Listen to the whole interview on NPR here.
Bart is right. Christianity is not reasonable or sensible. You cannot argue or debate people into faith. Christian faith is not a reasoned choice among equal or at least equally appealing alternatives. The faith is not spread by arguing folks into the Kingdom or by making a case for the reasonableness of the faith. Faith is by the Holy Spirit working through the Word. Yet we Christians often fall victim to the idea that we can argue others into the Kingdom or that Christianity is a relevant and reasonable religion that does not require all that much faith but is an appealing and winsome philosophy or history or ethic. When we do this, we do a disservice to the Scriptures themselves. Faith is not a reasoned choice. It is the fruit of the Spirit's work in breaking through the hardened shell of doubt and skepticism. Bart is also right in getting the message of Paul fairly truthful in that it is the death and resurrection of Jesus Christ alone that accords salvation and not the works of the law and the power of this message for conversion. However, he fails in that he is not at all sure that this has anything much to do with Jesus.
But mostly Bart is just plain wrong and disingenuously so. He insists that such things as heaven and hell are not Scriptural at all, that Jesus did not say the things attributed to Him, and that the Christianity that resulted from Jesus is different than the teachings of Jesus. Ehrman finds the ethic appealing but cannot abandon his intellect or his reason to succumb to the claims of Christ or the Scriptures. In this, he reveals his own bias and pride and finds the claims of Scripture simply untenable for the modern mind and in the modern world. Ehrman is simply above Christianity.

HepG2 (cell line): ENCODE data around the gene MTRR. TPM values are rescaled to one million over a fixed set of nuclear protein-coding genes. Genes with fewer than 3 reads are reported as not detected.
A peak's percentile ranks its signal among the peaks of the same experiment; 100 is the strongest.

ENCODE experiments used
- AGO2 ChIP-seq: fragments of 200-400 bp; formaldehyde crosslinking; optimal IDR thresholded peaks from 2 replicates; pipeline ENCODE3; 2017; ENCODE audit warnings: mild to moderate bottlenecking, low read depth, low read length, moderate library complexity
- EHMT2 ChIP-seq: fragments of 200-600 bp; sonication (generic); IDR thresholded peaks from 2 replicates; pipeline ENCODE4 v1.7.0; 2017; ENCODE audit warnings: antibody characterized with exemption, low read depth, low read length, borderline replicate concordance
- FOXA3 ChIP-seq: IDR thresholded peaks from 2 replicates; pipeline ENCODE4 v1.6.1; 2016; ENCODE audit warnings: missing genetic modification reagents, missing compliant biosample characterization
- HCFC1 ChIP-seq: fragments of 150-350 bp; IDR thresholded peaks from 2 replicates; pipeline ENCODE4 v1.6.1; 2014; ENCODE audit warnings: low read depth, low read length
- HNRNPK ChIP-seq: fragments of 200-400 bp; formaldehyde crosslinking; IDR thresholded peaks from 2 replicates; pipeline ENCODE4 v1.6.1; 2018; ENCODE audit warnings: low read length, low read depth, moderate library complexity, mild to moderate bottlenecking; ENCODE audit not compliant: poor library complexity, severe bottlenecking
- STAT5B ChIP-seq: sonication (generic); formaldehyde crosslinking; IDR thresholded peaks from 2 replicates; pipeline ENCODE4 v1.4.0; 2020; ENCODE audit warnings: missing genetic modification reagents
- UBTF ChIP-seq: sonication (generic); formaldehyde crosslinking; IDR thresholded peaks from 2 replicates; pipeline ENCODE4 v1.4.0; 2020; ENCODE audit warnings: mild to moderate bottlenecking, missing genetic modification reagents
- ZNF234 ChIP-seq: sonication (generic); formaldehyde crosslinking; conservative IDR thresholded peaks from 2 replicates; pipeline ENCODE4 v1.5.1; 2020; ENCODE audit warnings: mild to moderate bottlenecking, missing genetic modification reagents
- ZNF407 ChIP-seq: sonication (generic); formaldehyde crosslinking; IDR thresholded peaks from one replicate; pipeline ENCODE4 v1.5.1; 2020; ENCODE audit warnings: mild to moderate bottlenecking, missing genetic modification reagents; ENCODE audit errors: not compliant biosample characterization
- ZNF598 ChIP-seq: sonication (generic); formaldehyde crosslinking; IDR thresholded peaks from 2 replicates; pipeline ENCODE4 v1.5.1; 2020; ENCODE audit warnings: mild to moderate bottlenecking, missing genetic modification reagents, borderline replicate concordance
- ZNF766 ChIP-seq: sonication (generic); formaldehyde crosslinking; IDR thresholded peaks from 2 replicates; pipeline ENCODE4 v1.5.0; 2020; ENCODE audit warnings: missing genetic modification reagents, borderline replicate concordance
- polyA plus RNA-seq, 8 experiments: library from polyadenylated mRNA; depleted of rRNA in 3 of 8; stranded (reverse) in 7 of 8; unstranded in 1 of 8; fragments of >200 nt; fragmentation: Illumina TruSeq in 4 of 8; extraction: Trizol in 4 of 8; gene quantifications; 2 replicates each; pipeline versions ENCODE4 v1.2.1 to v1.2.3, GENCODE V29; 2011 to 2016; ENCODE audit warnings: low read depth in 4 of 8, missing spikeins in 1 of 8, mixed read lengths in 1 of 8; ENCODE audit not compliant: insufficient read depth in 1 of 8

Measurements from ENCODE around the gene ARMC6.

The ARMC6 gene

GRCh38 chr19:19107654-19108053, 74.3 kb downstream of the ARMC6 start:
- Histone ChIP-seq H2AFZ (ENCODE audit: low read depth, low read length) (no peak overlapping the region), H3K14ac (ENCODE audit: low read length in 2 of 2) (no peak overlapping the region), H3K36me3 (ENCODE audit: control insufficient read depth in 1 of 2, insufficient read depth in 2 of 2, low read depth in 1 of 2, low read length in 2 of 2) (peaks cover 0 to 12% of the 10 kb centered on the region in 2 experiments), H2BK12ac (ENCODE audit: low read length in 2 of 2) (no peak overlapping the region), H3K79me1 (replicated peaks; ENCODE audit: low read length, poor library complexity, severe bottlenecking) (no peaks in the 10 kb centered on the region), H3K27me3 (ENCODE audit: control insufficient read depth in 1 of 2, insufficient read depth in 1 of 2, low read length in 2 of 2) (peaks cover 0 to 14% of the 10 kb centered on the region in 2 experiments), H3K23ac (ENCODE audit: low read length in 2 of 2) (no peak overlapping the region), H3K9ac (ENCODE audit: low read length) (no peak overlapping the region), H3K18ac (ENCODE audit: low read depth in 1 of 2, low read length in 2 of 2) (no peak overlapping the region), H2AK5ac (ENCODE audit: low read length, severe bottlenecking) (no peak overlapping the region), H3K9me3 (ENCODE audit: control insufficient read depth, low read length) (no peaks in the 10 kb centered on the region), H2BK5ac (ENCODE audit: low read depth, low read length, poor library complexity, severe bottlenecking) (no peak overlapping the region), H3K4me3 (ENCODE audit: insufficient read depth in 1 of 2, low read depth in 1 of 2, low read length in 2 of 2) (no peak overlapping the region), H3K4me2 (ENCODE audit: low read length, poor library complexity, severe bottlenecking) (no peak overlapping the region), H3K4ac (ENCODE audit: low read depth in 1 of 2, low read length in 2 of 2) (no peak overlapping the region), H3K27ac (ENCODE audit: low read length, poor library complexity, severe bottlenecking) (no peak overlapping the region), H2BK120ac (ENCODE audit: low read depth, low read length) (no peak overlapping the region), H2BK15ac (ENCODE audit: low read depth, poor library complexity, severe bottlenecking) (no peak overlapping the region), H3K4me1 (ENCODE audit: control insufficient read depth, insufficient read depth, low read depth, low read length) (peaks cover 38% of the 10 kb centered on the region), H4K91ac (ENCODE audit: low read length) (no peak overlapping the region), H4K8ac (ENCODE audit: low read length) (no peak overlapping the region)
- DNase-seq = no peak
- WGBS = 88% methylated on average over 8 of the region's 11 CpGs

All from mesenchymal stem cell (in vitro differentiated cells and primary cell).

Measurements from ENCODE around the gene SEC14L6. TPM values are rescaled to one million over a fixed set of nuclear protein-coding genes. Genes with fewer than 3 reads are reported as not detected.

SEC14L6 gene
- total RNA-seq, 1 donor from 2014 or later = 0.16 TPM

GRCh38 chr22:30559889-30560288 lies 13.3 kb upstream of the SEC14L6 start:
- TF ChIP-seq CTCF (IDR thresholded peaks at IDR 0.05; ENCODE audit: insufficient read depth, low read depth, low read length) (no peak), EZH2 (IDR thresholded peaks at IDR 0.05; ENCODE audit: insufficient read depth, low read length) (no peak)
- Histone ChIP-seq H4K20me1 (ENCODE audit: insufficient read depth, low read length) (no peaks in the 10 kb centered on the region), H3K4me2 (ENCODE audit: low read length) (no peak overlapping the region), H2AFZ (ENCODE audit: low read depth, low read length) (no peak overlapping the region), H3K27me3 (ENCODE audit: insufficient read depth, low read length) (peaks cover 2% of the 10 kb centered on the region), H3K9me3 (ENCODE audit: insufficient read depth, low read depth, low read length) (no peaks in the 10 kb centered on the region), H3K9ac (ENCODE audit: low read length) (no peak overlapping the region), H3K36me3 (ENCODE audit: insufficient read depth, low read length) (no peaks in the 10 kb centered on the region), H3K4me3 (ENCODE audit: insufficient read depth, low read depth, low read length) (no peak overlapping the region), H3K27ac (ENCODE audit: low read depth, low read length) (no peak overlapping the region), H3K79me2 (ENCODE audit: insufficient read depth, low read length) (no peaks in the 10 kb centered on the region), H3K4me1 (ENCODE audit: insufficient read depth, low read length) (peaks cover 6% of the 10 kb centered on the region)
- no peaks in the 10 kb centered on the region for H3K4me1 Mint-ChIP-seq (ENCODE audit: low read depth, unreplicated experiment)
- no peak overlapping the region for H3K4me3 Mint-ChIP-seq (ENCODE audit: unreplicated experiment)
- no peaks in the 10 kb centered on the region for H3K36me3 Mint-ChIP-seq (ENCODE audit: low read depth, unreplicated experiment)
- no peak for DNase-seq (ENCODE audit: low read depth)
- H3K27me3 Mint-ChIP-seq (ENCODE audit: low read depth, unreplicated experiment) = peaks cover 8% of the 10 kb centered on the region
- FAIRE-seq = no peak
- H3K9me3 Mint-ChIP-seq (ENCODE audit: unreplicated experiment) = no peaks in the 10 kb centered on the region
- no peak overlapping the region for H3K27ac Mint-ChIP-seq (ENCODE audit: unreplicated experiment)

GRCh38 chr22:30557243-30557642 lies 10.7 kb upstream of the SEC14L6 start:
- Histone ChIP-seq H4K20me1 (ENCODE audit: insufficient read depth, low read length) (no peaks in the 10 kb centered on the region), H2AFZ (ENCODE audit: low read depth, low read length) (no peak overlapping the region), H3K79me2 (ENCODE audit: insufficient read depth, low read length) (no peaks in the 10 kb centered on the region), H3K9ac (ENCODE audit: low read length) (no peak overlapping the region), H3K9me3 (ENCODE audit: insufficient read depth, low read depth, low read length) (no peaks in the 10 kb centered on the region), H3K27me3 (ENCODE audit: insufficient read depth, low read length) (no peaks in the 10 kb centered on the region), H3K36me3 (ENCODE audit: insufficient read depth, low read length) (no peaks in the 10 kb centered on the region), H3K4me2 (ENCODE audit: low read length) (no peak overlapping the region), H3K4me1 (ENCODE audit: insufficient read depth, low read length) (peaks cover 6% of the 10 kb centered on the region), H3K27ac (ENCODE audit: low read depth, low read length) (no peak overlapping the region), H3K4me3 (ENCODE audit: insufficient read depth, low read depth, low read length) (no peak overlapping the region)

At least Bart has acknowledged his error of the past in assigning the conversion of Constantine too much weight in the quick and profound conversion of pagans to Christianity. He admits now that the rate of conversion was so great that the conversion of Constantine did not really matter all that much. But he still holds to the idea that the Christianity of Constantine's time bears little resemblance to the Christianity of the earliest Christians.
The reason pagans were worshipping their gods is because the gods could provide them with things that they could not provide for themselves. It was all about divine power. We can't control if it rains. We can't control if the livestock reproduce. We can't control what happens when we get sick. We can't make ourselves well, but the gods can.Ehrman insists that it was the miracles of Christianity that proved the Christian God superior to all other gods.
What the Christians argued was that the Christian God was more powerful than any other god, that this God was active in the world. He not only brought salvation through the death and resurrection of Jesus, he continues to act in the lives of his followers. He heals the sick. He casts out demons. He raises the dead. This God is very active and he is more powerful than any of the others, and so it came to be a competition between the gods, where the Christians were trying to convince people that their God was the superior one.
So listen with care to Bart Ehrman who delights in sounding really orthodox one moment and then sounds like Christianity's worst critic another moment. But most of all he is well spoken and winsome and easily creates doubt and fear about the credibility of the Gospels, the integrity of the New Testament, and the truthfulness of Christianity.